Recently I found that one of the servers I look after that runs a high profile site was generating semi-high load at traffic peaks. You could generally say that this would be understandable but the server was shooting up to a load of around 10 for a few seconds and with that load jump I was able to graph an increase of Apache processes on top of it. Again though, this would generally be considered normal, but knowing how well the server performs and having nginx sitting on top handling all static content I knew something wasn’t quite right.

Looking through the logs I found quite a lot of requests from a badly written spider which was generating a lot of server load when it hit the server, but after IP banning the culprit I also found several instances of Apache waking it’s child processes.

127.0.0 …

I’ll assume you already have Nagios installed and configured and have an understanding of actually configuring and using Nagios.

Remote server — the server to be monitored

First we’ll install the needed plugins and daemon on the remote server.

sudo apt-get install nagios-plugins nagios-nrpe-server

Once installed, open up /etc/nagios/nrpe_local.cfg

And place the following in it


command[check_users]=/usr/lib/nagios/plugins/check_users -w 5 -c 10
command[check_load]=/usr/lib/nagios/plugins/check_load -w 15,10,5 -c 30,25,20
command[check_all_disks]=/usr/lib/nagios/plugins/check_disk -w 20 -c 10
command[check_zombie_procs]=/usr/lib/nagios/plugins/check_procs -w 5 -c 10 -s Z
command[check_total_procs]=/usr/lib/nagios/plugins/check_procs -w 150 -c 200
command[check_swap]=/usr/lib/nagios/plugins/check_swap -w 20 -c 10

Save and exit.

Commands need to explicitly be enabled on the …

This is a very quick blog to show you how to show a users IP address in your Apache access logs when the site in question is being reverse proxied to Apache through nginx.

You need the rpaf module for Apache, on Debian and Ubuntu this is simple to install

sudo apt-get install libapache2-mod-rpaf
sudo a2enmod rpaf
sudo /etc/init.d/apache2 restart

This set of commands will do the following;

  1. Update apt package list
  2. Install libapache2-mod-rpaf
  3. Enable mod-rpaf
  4. Gracefully restart Apache (doesn’t kill connections)

Once installed you simple need to be sure to pass the correct headers through, so open up one of your nginx site configuration files and add the following within the server definition.

proxy_set_header X-Forwarded-For $proxy_add_x_forwarded_for;

So you should have something that looks like this, but without the “… snip …”

server {
    # ...snip...
    location / {
        # ...snip...
        proxy_set_header X-Forwarded-For $proxy_add_x_forwarded_for;
        # ...snip...

Today I ran in to something I’d never seen before when configuring nginx.

I ran the nginx config test, as I usually do before I restart it.

nginx -t

But, the response I got was interesting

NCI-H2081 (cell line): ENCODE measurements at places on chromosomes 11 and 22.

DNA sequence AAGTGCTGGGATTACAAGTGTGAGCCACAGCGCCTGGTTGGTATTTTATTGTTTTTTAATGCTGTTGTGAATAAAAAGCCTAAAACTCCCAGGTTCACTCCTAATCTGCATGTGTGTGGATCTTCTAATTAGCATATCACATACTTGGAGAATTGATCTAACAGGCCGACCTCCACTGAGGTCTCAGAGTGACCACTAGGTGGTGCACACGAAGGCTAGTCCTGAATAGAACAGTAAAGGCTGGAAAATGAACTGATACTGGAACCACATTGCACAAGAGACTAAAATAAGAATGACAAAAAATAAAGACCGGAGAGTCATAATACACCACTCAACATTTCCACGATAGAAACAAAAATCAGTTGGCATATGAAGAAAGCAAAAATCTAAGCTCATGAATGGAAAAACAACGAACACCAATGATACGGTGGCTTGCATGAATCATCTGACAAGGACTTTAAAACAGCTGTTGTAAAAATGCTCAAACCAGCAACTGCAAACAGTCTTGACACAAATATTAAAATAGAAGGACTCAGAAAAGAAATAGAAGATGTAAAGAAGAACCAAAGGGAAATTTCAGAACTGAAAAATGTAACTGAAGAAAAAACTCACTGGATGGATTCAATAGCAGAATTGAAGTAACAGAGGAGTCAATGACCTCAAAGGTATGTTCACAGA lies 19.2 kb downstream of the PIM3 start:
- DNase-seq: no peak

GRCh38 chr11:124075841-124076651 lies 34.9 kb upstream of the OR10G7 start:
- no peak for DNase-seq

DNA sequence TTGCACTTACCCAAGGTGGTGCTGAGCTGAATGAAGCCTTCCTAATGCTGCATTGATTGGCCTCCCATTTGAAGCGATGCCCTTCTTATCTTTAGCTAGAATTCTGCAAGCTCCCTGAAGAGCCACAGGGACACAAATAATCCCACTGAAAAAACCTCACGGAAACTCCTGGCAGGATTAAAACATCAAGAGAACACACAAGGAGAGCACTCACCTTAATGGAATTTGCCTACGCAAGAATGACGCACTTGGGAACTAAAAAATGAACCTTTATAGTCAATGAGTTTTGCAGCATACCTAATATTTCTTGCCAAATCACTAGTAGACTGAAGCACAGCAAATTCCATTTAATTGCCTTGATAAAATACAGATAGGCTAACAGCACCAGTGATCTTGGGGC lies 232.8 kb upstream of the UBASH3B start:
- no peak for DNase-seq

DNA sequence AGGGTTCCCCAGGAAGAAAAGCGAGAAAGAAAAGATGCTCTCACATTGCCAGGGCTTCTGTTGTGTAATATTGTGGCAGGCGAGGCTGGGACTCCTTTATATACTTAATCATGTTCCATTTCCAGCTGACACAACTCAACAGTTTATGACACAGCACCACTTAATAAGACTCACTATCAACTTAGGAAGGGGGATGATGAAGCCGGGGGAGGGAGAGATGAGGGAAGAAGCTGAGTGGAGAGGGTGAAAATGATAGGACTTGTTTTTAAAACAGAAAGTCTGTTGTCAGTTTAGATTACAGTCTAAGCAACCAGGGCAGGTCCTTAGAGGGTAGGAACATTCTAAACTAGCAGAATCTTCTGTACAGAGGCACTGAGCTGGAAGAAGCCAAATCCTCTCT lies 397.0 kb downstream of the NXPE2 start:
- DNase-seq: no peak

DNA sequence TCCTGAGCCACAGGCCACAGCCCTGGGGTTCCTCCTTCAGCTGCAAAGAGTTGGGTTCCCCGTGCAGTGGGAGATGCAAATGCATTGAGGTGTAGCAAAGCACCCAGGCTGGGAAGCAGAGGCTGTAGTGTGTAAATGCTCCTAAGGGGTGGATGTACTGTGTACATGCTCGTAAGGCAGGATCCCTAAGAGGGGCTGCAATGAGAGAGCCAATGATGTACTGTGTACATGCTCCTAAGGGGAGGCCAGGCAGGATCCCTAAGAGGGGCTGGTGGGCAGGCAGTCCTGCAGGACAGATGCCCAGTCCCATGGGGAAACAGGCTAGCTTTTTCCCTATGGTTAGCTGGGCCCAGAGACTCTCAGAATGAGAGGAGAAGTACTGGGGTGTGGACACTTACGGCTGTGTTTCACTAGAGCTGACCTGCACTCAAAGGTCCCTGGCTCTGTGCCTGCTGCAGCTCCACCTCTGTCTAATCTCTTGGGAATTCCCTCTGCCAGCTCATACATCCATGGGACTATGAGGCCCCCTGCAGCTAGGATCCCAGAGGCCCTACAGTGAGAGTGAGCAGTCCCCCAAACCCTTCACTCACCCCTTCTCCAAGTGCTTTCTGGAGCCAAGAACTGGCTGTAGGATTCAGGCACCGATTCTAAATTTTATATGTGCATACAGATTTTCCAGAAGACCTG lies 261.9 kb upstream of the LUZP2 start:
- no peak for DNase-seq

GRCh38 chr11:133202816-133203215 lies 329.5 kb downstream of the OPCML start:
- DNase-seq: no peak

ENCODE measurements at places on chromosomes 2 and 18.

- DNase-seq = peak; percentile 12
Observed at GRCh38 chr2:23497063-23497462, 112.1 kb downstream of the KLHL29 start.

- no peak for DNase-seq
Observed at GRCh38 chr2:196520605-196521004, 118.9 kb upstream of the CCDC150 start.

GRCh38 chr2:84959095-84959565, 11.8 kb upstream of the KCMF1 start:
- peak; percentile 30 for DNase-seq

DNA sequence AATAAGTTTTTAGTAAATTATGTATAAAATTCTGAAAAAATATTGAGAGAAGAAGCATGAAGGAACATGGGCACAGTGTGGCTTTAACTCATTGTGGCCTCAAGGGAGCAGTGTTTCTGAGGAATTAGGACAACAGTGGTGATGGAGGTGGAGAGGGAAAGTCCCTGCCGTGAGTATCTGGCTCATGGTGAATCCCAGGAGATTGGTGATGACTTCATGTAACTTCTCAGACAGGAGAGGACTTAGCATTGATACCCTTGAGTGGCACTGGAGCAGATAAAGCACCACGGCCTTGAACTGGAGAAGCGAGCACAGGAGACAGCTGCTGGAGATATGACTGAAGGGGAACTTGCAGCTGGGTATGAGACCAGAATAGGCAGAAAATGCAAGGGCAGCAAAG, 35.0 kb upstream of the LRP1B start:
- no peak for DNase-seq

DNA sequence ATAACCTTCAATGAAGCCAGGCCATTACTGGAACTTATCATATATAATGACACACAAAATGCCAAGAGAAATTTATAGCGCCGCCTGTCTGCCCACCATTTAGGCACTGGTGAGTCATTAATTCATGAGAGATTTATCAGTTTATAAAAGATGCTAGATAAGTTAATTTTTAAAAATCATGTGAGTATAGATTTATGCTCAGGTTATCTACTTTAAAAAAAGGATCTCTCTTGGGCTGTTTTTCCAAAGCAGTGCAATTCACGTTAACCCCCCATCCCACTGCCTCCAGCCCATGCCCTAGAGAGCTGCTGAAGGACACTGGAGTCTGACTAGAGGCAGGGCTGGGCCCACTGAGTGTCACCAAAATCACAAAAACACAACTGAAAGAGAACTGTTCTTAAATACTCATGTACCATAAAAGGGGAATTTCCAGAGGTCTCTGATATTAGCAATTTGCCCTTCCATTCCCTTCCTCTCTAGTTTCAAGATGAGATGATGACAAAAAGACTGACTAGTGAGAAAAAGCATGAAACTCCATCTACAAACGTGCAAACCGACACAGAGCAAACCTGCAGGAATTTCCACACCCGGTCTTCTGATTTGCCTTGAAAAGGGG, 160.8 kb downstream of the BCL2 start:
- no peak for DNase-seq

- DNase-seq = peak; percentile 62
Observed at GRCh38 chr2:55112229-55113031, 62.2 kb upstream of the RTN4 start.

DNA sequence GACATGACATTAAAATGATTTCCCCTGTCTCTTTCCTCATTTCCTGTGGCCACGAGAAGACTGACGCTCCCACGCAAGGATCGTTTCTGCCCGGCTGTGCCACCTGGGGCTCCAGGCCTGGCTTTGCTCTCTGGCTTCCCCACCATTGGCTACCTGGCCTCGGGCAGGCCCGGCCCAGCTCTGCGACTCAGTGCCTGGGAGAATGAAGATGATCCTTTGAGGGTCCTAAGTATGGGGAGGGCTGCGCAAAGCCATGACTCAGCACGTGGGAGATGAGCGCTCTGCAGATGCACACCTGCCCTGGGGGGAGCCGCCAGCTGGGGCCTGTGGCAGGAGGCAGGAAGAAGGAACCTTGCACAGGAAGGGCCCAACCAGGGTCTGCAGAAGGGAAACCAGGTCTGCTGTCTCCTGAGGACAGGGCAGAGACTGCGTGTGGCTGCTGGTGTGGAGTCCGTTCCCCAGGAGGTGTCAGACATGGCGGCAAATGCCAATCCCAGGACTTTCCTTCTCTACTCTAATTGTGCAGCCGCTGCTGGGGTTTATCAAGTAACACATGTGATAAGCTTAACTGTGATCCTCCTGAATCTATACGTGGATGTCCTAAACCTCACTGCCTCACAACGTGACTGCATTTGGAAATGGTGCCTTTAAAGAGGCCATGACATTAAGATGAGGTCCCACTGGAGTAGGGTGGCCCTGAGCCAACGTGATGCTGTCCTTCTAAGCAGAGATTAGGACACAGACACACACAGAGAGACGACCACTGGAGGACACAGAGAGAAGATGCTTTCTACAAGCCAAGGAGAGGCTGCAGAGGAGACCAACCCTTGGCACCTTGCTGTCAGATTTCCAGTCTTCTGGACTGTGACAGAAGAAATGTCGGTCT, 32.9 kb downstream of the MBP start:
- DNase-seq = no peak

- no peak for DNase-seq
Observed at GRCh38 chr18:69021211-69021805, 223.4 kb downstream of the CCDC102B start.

2010/03/18 21:16:09 [emerg] 12299#0: could not build the server_names_hash, you should increase server_names_hash_bucket_size: 32
2010/03/18 21:16:09 [emerg] 12299#0: the configuration file /etc/nginx/nginx.conf test failed

I found that one of the domain names I was using was over 32 characters in length, nginx’s default max length.

Thankfully the fix was simple.

http {
    # ...snip...
    server_names_hash_bucket_size 64;
    # ...snip...

This is a really great simple way to find files on the filesystem that are over 200k in size.

find /path/to/directory/ -type f -size +200k -exec ls -lh {} ; | awk '{ print $NF ": " $5 }'

You can use the output of this to either store in a file, or pipe to wc for a count of lines

find /path/to/directory/ -type f -size +200k -exec ls -lh {} ; | awk '{ print $NF ": " $5 }' | wc -l

You can also use egrep before wc to look for specific filetypes

find /path/to/directory/ -type f -size +200k -exec ls -lh {} ; | awk '{ print $NF ": " $5 }' | egrep '(jpg|bmp|gif|tiff|jpeg)' | wc -l

Some times as an administrator you will be given a certificate from a third party that will be in the DER format, which cannot be loaded in to Apache.

Converting it is a simple process:

openssl x509 -in certificate.crt -inform DER -out certificate.pem -outform PEM

To my surprise I have found that there are still people out there who use “more”, this has shocked me.

So this is a very, very short blog post to tell those who visit that less is more and more is less.


less is a command that comes as standard in almost all Linux distros now, and unlike more it actually has the ability to do backwards and forwards scrolling with Page Up, Page Down, arrow keys and spacebar. It’s a fantastic little command!

less FILE

Very simple to use and an all round great tool. The best thing about less is it doesn’t need to read the whole file in one go, it reads in chunks. Opening a 100MB log file is simple with less!

Useful options

-gHighlights just the current match of any searched string,
-ICase-insensitive searches,
-MShow a more detailed prompt …